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Thursday, 20 June 2013
Page: 6534

Mr PERRETT (MoretonGovernment Whip) (15:36): I rise to oppose this motion to suspend standing orders. I had wished to talk on the Maritime Engineers Qualification Bill 2013. With respect to the member for Denison and the member for Kennedy, both of whom I have great respect for—

Honourable members interjecting

Mr Perrett: And obviously I am married to a North Queenslander. Most of my spare time is spent up in North Queensland. I have a great attachment to the reef and understand the importance of it, which is why I oppose this suspension of standing orders. If the member for Denison gets his way with this piece of legislation, I believe it would be a complete misunderstanding—by the member for Kennedy in particular—of what takes place in the maritime industry.

It is an old-school approach—the old 'time-served' approach—to the competency-based approach of education. The world has moved on from the old days of being an indentured apprentice or the like. Now, we have the VET system—

The member for Kennedy interjecting—

Mr PERRETT: That is a debate for another day.

The SPEAKER: The member for Moreton will ignore interjections.

Mr PERRETT: It is always so lively with the member for Kennedy here.

The reality is that this piece of legislation would undermine our maritime industry and, as the Speaker of the House said, it would mean that our maritime industry would not meet the international standards. Under Labor, we have done a lot with AMSA to make sure that we have much safer pieces of legislation to ensure that the coral reef is protected.

As the member for interjections would know, the Australian Maritime Safety Authority ensures, under Labor, that it is—

The SPEAKER: The member for Moreton will resume his seat. The member for Dawson on a point of order.

Mr Christensen: The member certainly is not talking about the suspension. He is debating the actual bill and he should talk to the suspension.

The SPEAKER: The member for Dawson will resume his seat. The member for Moreton will refer to the motion before the chair.

Mr PERRETT: As I said in my introductory comments, the reason this suspension should not be supported is that the member for Denison is talking about introducing legislation on which there has not been consultation with the opposition.

As any member representing an electorate abutting the Great Barrier Reef would know, we should be doing all that we can to protect the Great Barrier Reef. I know that the Liberal and National party members from Queensland have a slightly different approach. I remember the day after the state election when the Deputy Premier said, 'We should make the Great Barrier Reef Marine Park smaller.' That was not mentioned before the election, but, the day after, Jeff Seeney said that on the record, and there was not a peep out of those opposite.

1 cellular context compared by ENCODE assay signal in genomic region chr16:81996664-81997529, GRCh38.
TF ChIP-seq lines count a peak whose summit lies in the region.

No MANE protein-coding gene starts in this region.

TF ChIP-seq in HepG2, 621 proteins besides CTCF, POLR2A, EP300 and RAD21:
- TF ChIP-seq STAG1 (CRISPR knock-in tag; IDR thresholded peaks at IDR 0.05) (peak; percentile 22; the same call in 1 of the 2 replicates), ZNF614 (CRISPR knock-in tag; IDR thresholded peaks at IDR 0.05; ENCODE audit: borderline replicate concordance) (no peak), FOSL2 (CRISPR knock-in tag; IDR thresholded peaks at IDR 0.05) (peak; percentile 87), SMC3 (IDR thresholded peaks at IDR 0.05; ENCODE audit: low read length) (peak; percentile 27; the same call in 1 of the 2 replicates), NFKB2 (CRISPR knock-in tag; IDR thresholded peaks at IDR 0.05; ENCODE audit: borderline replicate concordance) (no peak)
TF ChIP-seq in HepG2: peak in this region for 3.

I know how important it is that we protect our Great Barrier Reef, and this legislation put forward by the member for Denison makes incorrect assumptions about training. This 'time-served' approach was for a different time—back in the 1200s—and it has served its purpose.

But we are now in the middle of the digital age—the technological age—when information is more than doubling every six months. It took thousands of years for information to double in the world, but now it is doubling every six months or less. So, as technology changes, we need to make sure that our sailors, our merchant seamen and women are competent in what they need to do.

The member for Denison is a proud Tasmanian. I have been to his electorate and I have seen a lot of the memorabilia on the docks of Hobart and it is of a different time. Now there are not a lot of telescopes and sundials; there is a completely different approach to maritime navigation—it is the digital world. The GPS means that we can track vessels completely differently.

So we no longer need to have a 'time-served' approach for the standards of our sailors. It is completely different, and such a proposal would be completely contrary to all modern training practices. That is the reality. If you had a look at a modern ship—I have just been involved with an inquiry that looked at this in the cruising industry—you would see the modern changes. (Time expired)